Posted 1 year ago | by @devadmin
According to a Twitter announcement Bittrex has stated that it will be delisting privacy coins —Monero (XMR), Zcash (ZEC), and Dash (DASH), continuing the ongoing trend of privacy coins being delisted.
— Bittrex (@BittrexExchange) January 1, 2021
In the release, the exchange stated that XMR, ZEC, and Dash’s markets will be removed on Friday, Jan. 15th, at 23:00 UTC.
While Bittrex gave no reason for the removals, exchanges around the world have been moving to delist privacy-related cryptos starting with Binance Australia over the summer. This is speculated so they can become compliant with AML (anti-money laundering) and KYC (know your custom) laws. Bitboy Crypto previously warned last year that privacy coins would be targeted in a video news release noting that new regulations were coming in the U.S. soon as well.
For further example, the U.S. Secret Service has recently urged Congress to create ways to limit the use of privacy-focused cryptocurrencies. The U.S. Department of Justice (DOJ), is also threatening the existence of Privacy Coins stating using them is akin to potential “criminal conduct.”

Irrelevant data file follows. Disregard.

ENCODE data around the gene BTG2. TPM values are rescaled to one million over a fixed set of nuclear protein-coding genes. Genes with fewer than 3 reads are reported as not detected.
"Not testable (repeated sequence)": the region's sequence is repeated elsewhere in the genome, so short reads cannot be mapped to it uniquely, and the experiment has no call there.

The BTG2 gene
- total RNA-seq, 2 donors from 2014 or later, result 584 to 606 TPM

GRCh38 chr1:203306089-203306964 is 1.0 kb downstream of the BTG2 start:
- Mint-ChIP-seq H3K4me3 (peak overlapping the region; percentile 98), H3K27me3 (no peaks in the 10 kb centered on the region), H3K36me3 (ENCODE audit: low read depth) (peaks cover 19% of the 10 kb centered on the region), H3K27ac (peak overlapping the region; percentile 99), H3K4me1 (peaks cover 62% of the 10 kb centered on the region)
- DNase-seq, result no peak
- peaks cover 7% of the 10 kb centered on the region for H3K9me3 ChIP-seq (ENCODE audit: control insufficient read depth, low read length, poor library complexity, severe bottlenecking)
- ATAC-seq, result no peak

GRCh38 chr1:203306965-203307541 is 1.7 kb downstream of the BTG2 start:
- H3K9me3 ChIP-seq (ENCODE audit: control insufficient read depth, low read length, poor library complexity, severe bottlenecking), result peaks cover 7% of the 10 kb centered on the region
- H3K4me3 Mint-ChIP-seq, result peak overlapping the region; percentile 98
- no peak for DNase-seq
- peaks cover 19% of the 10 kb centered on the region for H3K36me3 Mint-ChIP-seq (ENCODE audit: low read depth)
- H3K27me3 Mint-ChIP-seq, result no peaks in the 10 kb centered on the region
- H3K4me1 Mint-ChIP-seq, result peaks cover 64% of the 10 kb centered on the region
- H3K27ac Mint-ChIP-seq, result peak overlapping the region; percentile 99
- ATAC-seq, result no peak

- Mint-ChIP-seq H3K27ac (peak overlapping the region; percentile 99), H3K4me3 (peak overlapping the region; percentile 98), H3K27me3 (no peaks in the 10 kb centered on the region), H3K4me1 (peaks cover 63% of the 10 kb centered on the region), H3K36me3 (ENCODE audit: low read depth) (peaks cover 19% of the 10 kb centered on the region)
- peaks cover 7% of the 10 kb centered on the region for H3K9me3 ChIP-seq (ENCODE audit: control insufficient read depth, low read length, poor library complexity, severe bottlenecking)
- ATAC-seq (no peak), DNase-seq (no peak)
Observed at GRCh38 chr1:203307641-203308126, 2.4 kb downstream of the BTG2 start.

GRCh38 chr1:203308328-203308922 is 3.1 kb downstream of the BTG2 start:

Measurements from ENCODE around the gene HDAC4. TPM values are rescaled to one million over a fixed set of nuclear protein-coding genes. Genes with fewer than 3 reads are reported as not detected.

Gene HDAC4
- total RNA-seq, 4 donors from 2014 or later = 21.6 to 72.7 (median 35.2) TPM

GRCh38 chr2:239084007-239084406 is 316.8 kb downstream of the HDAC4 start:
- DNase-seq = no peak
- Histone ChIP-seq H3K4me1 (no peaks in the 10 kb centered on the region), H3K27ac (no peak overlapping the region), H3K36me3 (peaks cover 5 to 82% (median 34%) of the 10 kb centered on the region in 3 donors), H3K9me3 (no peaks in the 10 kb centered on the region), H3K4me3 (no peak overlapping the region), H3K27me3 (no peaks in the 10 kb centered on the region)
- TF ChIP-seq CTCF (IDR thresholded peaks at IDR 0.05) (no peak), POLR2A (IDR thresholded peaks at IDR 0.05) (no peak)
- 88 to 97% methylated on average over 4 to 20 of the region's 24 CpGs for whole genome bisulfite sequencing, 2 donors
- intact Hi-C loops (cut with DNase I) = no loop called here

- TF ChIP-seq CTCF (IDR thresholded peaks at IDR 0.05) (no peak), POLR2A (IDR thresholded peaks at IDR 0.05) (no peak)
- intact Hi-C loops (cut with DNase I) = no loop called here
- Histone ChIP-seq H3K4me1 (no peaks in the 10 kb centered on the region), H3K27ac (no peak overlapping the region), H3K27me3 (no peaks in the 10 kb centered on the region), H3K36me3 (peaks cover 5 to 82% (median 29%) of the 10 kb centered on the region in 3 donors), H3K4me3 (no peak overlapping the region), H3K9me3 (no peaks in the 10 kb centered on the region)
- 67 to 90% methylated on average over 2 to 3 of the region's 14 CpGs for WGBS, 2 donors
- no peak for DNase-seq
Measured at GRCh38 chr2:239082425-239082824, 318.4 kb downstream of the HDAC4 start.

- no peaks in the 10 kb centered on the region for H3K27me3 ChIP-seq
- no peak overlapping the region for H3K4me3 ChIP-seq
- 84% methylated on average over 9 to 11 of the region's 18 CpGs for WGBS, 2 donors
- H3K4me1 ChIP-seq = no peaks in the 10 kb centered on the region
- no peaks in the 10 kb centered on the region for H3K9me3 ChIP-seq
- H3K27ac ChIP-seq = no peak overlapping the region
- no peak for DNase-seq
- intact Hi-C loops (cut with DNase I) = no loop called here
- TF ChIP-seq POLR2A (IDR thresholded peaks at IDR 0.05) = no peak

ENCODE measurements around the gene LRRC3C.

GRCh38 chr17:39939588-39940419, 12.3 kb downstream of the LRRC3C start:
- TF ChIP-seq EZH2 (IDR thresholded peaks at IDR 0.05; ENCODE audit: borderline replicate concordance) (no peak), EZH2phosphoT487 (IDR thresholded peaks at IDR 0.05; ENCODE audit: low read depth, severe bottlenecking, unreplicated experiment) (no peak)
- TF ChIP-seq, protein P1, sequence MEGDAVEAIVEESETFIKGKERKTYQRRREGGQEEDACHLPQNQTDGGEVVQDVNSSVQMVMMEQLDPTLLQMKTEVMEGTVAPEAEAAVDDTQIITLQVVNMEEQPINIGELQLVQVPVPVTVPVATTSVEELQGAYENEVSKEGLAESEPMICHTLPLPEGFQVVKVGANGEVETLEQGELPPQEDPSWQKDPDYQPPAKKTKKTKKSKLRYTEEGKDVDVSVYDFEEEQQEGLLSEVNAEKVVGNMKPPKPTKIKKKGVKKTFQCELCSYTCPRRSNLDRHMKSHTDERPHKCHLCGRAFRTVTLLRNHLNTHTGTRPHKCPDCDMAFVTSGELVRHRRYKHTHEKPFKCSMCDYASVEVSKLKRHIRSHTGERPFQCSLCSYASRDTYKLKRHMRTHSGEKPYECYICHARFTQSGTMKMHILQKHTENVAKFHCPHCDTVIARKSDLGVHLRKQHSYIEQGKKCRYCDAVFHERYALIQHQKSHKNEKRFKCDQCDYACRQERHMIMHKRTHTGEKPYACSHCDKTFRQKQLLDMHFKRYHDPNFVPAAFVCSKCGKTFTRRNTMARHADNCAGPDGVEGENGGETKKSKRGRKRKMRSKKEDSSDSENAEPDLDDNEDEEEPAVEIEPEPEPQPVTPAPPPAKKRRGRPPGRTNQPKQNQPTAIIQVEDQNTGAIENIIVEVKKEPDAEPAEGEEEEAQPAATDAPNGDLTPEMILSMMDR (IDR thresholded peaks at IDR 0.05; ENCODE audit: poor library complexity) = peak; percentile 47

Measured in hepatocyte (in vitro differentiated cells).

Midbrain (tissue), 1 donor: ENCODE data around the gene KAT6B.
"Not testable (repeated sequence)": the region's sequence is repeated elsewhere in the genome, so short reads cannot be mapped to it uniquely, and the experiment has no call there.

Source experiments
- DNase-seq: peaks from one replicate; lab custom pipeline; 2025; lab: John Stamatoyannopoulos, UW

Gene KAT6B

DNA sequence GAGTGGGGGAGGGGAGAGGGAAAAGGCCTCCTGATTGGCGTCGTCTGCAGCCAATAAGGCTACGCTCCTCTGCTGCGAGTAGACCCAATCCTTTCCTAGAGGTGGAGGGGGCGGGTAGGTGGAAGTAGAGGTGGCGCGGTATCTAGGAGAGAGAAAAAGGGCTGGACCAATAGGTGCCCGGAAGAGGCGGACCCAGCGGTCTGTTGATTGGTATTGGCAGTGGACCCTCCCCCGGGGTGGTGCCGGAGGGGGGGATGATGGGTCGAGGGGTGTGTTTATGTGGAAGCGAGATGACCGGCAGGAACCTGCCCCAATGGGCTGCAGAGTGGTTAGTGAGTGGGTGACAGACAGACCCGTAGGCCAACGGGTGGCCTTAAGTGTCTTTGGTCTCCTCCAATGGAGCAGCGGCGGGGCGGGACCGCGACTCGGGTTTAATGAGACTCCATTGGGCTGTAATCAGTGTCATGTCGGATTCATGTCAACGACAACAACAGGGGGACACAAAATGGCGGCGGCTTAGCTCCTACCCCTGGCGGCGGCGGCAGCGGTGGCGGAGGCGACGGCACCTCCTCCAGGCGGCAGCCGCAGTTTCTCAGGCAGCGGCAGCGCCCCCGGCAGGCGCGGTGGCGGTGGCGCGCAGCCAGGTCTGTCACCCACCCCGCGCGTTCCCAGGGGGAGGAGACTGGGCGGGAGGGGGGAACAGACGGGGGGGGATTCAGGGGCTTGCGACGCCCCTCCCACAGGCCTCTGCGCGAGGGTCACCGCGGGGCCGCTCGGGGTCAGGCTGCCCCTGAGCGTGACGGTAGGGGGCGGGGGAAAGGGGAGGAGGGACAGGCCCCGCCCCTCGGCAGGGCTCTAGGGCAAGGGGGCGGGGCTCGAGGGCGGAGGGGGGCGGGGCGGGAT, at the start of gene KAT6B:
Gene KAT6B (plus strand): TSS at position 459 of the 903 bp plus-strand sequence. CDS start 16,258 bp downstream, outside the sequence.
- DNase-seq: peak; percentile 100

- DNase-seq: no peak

The report by the U.S. Attorney General’s Cyber Digital Task Force called Cryptocurrency: An Enforcement Framework released on Oct. 8, states anonymity enhanced cryptocurrencies or (AECs) can undermine existing anti-money laundering (AML) and combat the financing of terrorism (CFT) regulations put in place by businesses dealing in fiat. The task force cited coins including Monero (XMR), Dash (DASH), and Zcash (ZEC) in their report.
“The Department considers the use of AECs to be a high-risk activity that is indicative of possible criminal conduct,” the report stated. “AECs are often exchanged for other virtual assets like Bitcoin, which may indicate a cross-virtual-asset layering technique for users attempting to conceal criminal behavior.”
According to the report, privacy coin holders are able to obfuscate the origin of their tokens using — mixers, tumblers, and chain hopping —undermining AML, and CFT rules.
It’s important to note that the Internal Revenue Service (IRS) had its eyes specifically on Monero holding a competition to crack its encryption for $625K. There is also a website called Monero-BadCaca that claims to have cracked Monero detailing that the coin’s privacy is nothing more than an illusion. The website also illustrates IP addresses transacting with Monero along with their favorite porn using torrent trackers. Ciphertrace has also made claims that they have cracked Monero in the past.
Monero is currently trading at [FIAT: $136.92] DOWN -12.6% in the last 24 hours according to Coingecko at the time of this report.